In news story after news story about last year’s devastating floods, hurricanes, and wildfires, the media shared heartbreaking tales of individuals who were either uninsured or underinsured for the tragedy that befell them. As a result, most disaster survivors are facing a daunting, stress-filled effort to rebuild their businesses, their homes, and their lives without adequate resources to do so. Increasingly, many see no other option but to sell their lots and walk away, often still underwater from unpaid mortgages. The impact on the communities they leave behind exacerbates the adverse impact of the disaster, itself.
The scope of the problem becomes almost incomprehensible when one hears the statistics. A law firm that examined policies of 200 survivors of the recent northern California wildfires found 97 percent of the policyholders to be underinsured. According to estimates prepared by CoreLogic, at least 60 percent of American homes are underinsured by at least 20 percent. Given those facts, it’s no surprise that Risk and Insurance listed the insurance gap as one of 2018’s Most Dangerous Emerging Risks confronting the insurance industry.
Framing the Issues
The reasons that businesses, individuals, and non-profit organizations are uninsured or underinsured are diverse. For any given situation, they may include:
- Complex policy language and lack of standardization in policies across policy types and state boundaries, making it difficult for customers to purchase the right amount and type of insurance to meet their needs
- Cultural constraints (including language barriers)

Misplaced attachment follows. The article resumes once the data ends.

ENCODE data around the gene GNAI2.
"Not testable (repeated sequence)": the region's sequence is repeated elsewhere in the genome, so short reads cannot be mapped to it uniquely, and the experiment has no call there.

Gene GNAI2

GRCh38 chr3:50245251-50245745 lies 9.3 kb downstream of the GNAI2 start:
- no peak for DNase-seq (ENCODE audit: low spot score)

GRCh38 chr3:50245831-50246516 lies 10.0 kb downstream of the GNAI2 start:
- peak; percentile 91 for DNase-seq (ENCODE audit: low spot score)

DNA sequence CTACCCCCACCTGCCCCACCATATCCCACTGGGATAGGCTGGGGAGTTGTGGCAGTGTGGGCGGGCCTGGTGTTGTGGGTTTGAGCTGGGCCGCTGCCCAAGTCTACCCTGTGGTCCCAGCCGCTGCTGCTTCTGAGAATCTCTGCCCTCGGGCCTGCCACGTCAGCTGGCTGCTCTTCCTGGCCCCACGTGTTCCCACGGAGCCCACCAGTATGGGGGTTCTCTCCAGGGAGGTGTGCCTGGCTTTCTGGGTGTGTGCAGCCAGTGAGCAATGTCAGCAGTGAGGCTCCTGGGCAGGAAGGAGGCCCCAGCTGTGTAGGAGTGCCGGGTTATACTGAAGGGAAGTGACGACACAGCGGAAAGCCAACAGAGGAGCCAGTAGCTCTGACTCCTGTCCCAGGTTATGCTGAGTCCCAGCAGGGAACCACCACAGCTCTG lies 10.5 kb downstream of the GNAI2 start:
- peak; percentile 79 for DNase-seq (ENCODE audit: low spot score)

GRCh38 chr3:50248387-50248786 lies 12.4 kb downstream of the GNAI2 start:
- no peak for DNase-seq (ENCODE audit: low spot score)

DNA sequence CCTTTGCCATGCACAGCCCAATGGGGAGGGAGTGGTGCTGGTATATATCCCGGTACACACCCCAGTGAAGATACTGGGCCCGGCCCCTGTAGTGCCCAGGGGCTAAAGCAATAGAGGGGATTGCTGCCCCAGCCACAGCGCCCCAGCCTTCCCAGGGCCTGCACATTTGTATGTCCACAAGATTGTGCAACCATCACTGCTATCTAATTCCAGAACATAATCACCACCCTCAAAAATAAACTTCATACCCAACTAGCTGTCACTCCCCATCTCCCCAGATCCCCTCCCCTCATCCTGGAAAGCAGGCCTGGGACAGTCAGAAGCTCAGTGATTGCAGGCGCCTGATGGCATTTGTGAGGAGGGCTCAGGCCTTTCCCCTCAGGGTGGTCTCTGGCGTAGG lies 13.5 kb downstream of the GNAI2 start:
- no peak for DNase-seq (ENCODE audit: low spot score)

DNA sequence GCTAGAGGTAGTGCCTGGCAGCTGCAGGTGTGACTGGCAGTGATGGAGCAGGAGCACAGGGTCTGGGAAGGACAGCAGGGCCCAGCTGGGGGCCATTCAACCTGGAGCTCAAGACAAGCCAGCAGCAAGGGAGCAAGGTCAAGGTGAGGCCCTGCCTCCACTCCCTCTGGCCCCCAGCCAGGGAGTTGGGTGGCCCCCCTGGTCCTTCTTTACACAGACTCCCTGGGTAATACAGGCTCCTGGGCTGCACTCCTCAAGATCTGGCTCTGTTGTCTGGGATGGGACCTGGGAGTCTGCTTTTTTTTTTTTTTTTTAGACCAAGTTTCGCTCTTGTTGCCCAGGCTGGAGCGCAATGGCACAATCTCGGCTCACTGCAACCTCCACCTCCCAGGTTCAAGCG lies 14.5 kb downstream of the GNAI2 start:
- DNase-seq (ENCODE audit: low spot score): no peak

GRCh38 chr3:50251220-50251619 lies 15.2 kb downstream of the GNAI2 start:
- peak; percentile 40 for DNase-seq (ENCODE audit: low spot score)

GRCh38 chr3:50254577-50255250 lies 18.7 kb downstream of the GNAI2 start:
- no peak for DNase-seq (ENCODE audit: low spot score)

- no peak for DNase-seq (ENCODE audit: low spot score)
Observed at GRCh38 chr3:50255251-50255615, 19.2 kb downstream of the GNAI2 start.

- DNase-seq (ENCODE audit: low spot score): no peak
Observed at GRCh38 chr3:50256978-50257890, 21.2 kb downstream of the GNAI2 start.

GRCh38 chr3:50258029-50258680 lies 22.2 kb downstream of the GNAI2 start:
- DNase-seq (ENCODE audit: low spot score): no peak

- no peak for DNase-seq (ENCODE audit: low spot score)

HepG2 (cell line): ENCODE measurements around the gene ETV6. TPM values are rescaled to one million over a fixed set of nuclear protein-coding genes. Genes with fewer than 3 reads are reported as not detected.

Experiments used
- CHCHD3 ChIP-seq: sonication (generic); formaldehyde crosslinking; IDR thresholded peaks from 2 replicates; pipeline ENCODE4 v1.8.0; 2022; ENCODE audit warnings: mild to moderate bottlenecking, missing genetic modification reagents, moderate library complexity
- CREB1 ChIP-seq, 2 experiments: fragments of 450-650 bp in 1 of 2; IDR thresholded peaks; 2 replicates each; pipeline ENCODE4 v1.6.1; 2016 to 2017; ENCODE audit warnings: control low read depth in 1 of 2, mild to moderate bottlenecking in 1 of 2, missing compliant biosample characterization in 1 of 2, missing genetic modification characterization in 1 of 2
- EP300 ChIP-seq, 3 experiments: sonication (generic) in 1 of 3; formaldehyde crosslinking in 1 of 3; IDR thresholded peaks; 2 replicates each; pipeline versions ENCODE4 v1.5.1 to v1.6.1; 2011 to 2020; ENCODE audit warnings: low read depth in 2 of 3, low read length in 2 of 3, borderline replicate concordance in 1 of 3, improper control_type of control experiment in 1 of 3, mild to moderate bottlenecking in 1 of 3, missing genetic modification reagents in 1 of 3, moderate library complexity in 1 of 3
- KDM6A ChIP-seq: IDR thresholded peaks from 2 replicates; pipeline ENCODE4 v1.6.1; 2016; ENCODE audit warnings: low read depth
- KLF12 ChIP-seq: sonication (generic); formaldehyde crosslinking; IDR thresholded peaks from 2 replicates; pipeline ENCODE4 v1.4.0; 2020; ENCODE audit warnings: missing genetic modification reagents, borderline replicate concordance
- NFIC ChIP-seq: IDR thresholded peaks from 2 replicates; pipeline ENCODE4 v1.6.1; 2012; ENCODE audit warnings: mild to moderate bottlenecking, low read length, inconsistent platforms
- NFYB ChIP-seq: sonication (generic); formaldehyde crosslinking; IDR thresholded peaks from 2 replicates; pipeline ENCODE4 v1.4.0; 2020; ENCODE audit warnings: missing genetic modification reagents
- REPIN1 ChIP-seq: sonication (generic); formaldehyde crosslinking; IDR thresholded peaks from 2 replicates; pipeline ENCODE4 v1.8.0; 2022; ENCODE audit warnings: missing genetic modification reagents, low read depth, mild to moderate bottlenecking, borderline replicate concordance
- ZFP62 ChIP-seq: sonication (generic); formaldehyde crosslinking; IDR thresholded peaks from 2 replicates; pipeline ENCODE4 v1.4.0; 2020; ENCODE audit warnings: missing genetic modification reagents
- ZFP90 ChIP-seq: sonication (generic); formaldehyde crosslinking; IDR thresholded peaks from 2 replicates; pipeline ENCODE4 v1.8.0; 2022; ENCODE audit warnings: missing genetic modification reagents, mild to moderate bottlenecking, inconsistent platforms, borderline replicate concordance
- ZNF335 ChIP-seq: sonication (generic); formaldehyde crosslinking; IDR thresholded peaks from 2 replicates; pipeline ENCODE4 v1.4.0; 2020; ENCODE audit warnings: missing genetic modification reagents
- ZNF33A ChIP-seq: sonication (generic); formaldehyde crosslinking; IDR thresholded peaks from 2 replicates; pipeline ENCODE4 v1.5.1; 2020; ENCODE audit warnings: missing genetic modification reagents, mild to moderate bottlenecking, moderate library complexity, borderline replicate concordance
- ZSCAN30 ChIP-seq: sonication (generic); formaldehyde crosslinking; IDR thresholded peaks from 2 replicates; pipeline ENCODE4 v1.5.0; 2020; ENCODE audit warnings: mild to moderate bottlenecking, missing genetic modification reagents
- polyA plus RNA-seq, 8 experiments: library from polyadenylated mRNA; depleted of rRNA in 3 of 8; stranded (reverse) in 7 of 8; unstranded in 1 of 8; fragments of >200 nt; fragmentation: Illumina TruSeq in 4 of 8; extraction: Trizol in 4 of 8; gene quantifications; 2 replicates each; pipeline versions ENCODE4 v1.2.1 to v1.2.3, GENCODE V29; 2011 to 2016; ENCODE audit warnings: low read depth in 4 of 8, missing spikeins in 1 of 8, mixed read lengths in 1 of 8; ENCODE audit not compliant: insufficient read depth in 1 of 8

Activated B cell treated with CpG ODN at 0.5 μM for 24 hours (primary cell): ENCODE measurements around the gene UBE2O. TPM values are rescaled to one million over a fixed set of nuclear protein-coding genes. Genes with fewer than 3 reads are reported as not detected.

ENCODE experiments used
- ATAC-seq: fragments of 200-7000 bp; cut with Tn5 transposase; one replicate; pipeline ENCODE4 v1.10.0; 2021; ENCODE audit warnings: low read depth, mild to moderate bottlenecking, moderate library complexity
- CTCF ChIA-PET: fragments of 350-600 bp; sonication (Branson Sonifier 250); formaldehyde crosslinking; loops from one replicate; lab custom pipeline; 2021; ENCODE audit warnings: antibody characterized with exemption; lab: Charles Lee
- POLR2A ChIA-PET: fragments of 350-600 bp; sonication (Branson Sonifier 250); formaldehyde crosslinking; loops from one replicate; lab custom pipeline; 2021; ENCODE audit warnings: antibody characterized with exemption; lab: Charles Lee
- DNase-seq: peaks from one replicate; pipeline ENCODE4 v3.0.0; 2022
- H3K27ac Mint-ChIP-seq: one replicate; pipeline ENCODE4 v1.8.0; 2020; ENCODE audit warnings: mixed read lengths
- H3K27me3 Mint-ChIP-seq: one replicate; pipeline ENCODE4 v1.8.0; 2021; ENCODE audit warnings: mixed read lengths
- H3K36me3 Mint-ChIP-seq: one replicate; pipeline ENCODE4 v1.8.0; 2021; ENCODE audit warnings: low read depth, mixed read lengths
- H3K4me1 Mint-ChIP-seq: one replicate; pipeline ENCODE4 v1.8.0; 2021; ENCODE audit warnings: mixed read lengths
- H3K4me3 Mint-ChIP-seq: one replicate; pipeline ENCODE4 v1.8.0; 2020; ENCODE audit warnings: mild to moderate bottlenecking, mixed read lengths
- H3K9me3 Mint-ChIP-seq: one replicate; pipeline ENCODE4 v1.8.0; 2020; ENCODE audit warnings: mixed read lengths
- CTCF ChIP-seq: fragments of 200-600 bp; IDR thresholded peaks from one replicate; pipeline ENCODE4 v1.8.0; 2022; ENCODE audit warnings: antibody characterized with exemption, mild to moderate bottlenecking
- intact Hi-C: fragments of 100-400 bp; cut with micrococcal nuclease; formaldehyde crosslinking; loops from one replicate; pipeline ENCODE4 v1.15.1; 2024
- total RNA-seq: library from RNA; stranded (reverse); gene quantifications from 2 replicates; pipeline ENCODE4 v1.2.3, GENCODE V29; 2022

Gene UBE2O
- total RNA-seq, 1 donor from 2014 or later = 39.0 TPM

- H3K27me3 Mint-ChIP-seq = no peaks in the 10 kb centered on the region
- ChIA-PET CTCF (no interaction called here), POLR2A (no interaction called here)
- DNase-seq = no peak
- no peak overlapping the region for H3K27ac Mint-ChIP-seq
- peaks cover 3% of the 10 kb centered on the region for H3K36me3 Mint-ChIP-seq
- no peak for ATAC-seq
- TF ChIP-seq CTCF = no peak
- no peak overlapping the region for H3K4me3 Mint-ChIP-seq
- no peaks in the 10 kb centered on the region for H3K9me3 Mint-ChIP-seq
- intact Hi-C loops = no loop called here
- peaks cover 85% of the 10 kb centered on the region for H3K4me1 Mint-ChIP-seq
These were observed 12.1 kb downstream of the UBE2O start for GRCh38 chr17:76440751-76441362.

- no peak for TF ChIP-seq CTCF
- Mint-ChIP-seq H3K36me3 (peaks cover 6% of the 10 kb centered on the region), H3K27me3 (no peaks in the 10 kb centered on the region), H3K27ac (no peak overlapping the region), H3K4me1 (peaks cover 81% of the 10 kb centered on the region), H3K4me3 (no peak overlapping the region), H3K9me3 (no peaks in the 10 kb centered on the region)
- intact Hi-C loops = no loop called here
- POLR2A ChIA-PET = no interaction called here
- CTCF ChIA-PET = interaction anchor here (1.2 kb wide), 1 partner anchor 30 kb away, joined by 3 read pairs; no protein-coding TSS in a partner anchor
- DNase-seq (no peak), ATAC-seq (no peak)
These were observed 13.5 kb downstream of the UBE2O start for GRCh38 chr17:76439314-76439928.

- Demographic factors (e.g., fewer homeowners who typically have higher awareness of insurance needs and more households of unrelated individuals)
- Economic factors (e.g., price of housing and/or cost of replacement rises faster than anticipated, especially in a post-disaster market)
- Failure to explain risk in a way that the public may understand
- Financial limitations (e.g., given the wide variety of desirable insurance coverages and the cumulative cost, people may not be afford to be fully insured for all risks. As a result, they assess their individual risks and make choices such as life insurance over earthquake insurance)
- Insurance industry billing practices (e.g., insufficient/no discounts for risk mitigation behaviors and a requirement of annual or quarterly payments, not monthly ones)
- Insurance industry marketing practices (e.g., avoidance of businesses or individuals located in low-income areas, customer dislike of a commission driven business model, focus on home owners by sales personnel to the neglect of renters, and failure to use e-commerce tools popular with segments of the population)
- Insurance products don’t match the preferences of potential customers (e.g., customers prefer to have combined contents, structure, and temporary housing coverage, not separate caps on each item)
- Lack of focus on insurance in emergency preparedness messaging (which focuses on creating a kit and having a plan, not on being adequately insured)
- Psychological factors (i.e., absence of rewards for risk reduction actions, assumption that government will cover their losses, failure to appreciate risk, lack of interest in planning for adverse events, or reliance on tax deductibility to help recoup losses)